Dictionary of National Biography, 1901 supplement/Malan, César Jean Salomon
, calling himself later Solomon Cæsar Malan (1812–1894), oriental linguist and biblical scholar, was descended from an old Waldensian family originally settled at Mérindol in Provence, but dispersed by religious persecution in 1714. One branch fled to Geneva; here Malan was born on 22 April 1812, his parents being Dr. César Henri Abraham Malan, a noted protestant divine, and Salome Georgette Jeanne Schönberger, a Swiss. His early education was given by his father, under whom he gained a conversational knowledge, not only of German, Spanish, and Italian, but also, at an early age, of Latin. He had also begun English, Hebrew, Arabic, and Sanskrit. In 1830 he went to Scotland as tutor to the family of the Marquis of Tweeddale. In 1833 he matriculated at St. Edmund Hall, Oxford, where he resided till 1837, having meantime (1834) married Mary, daughter of John Mortlock, whose acquaintance he had made in Geneva. In 1834 he gained the Boden (Sanskrit) scholarship, and in 1837 he won the Pusey and Ellerton (Hebrew) scholarship, and graduated (Class II) in literæ humaniores.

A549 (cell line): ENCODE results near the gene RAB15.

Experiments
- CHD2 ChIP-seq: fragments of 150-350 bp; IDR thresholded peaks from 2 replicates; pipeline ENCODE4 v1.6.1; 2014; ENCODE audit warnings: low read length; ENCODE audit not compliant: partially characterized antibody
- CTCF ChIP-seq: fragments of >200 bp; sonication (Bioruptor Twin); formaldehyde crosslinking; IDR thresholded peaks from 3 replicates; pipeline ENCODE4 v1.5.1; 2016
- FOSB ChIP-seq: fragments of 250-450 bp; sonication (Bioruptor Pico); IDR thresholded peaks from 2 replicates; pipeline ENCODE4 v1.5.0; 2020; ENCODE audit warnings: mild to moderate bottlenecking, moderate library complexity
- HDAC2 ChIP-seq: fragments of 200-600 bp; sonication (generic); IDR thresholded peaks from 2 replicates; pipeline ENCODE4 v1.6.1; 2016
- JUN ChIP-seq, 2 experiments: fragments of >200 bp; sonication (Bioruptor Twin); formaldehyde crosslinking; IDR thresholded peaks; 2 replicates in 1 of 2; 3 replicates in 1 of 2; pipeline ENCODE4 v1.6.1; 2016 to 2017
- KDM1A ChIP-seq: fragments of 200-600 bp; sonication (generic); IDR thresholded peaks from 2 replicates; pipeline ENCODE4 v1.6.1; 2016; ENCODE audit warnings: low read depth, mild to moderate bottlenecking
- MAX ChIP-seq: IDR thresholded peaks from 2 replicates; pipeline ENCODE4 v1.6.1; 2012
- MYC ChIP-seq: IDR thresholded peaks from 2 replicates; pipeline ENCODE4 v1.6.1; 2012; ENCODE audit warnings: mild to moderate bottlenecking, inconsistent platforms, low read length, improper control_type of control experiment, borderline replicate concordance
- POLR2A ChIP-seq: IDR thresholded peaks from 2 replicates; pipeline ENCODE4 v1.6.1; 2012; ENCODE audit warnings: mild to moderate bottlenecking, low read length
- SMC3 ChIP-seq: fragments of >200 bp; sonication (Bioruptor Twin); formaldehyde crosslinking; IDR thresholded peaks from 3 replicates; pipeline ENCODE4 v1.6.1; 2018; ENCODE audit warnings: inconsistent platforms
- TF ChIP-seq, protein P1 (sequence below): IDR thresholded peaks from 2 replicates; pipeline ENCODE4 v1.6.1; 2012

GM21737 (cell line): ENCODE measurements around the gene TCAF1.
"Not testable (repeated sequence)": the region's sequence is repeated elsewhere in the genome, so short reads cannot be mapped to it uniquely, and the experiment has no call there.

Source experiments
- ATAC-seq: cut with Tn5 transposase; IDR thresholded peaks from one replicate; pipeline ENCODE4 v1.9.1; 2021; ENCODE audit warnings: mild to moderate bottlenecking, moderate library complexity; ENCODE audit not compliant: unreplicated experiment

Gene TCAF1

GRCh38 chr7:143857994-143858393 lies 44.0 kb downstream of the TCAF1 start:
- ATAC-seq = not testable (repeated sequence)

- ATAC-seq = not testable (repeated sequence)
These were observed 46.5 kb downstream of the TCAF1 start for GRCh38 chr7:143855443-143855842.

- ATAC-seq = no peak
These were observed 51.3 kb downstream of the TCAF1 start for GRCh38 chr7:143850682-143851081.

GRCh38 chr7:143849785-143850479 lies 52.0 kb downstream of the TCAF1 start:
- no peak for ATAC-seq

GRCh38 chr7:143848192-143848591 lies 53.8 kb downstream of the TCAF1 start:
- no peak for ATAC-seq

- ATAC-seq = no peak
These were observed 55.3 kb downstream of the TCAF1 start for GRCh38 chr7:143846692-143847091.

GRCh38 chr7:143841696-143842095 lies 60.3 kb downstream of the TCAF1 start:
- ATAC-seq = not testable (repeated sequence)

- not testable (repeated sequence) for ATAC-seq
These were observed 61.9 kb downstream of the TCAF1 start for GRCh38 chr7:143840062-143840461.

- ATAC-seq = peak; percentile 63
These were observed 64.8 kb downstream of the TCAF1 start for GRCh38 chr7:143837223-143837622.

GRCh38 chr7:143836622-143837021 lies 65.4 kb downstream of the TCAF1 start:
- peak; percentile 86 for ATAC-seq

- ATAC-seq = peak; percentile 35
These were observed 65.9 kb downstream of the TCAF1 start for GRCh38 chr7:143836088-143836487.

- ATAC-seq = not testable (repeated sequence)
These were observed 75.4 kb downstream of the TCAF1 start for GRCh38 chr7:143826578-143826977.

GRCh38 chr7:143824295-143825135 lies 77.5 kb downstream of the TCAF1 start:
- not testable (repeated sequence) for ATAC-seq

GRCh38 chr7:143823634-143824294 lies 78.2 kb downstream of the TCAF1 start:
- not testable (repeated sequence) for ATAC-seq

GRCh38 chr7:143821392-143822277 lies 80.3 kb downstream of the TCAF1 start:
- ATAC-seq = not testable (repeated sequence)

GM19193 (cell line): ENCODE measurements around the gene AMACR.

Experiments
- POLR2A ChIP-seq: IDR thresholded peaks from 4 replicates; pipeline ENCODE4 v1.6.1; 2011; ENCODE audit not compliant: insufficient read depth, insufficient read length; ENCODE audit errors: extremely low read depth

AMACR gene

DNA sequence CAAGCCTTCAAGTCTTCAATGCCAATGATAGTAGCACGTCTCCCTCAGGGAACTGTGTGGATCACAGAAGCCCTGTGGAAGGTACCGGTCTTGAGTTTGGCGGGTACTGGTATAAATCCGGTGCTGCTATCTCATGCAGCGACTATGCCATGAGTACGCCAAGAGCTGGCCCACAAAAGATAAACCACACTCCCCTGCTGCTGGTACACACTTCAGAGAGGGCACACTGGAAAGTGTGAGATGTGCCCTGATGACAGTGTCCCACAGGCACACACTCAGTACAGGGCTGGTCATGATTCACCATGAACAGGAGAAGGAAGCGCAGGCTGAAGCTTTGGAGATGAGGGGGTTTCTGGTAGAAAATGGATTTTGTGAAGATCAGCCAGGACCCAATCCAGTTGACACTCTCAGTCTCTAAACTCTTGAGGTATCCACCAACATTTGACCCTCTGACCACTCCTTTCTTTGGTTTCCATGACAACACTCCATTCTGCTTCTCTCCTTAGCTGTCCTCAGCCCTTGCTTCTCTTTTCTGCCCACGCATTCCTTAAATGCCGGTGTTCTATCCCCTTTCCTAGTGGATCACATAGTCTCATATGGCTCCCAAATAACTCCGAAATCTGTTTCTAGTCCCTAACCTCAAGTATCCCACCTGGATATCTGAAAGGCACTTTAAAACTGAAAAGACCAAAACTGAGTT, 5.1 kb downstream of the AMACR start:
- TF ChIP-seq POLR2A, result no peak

In the same year (1837) Malan accepted the post of classical lecturer at Bishop's College, Calcutta, which he reached in 1838. He took Anglican deacon's orders in the same year; and in the following year, becoming secretary to the Asiatic Society of Bengal, gained the intimate friendship of the remarkable scholar Csoma Körösi, from whom he learned Tibetan. Besides gaining a knowledge of several Indian vernaculars, he also advanced in Chinese. Leaving India on account of failing health in January 1840, he arrived in England in the following September. In 1842, after further travels in Egypt and in Palestine, he accepted a curacy at Alverstoke, Hampshire, taking M.A. (and joining Balliol College) and also priest's orders in 1843. His first wife having died in 1840, Malan married in 1843 Caroline Selina, daughter of the Rev. C. M. Mount. After a year (1844–5) as perpetual curate of Crowcombe, Malan accepted the living of Broadwindsor, Dorset, which he held till 1885. In 1849–50 he made a long tour in southern Europe, Asia Minor, Mesopotamia, and Armenia, illustrating this, like all his travels, by excellent sketches, some of which have been published. In 1855–6 Malan's Chinese learning came into notice by his publication of two works on controversies of the time: (1) 'On the translation of the word "God" in Chinese' ('Who is God in China?' London, 1855); (2) 'The Threefold San-tze King or Triliteral Classic . . . translated . . . with notes,' London, 1856, with reference to the alleged Christianity of the rebel chief Tae-ping Wang. During the next twenty years Malan was much occupied with theological controversy, but published meanwhile some of his most valuable work illustrative of the Christian East, especially translations from the Syriac, Coptic, Ethiopic, Armenian, and Georgian literatures. In 1872 he made a sudden and highly characteristic visit to the Crimea, Georgia (where he was the guest of Bishop Gabriel and preached in Georgian at the cathedral of Kutais), and Armenia.